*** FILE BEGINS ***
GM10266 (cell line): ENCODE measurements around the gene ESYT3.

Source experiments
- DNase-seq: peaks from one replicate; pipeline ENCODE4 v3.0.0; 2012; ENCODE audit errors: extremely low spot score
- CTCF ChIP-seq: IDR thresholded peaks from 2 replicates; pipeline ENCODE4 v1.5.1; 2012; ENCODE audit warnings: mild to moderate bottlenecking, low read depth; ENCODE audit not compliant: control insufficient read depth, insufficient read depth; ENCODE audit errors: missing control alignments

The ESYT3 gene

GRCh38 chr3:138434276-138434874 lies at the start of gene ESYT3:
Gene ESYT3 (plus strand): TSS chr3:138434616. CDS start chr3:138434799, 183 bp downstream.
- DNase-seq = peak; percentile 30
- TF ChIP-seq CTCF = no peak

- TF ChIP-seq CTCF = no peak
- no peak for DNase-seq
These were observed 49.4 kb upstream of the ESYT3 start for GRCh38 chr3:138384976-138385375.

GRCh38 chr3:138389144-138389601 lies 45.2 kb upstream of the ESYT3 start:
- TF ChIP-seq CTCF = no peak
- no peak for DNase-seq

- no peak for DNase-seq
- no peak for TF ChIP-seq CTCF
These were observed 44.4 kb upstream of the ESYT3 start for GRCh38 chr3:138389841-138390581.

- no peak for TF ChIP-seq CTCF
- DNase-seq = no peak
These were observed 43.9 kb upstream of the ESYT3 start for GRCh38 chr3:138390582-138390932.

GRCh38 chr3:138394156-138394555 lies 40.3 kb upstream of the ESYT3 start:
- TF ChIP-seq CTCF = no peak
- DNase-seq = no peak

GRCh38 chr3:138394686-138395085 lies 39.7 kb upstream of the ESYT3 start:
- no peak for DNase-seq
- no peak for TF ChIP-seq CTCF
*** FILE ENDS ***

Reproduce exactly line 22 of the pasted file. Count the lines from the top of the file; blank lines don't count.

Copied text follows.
GRCh38 chr3:138394156-138394555 lies 40.3 kb upstream of the ESYT3 start: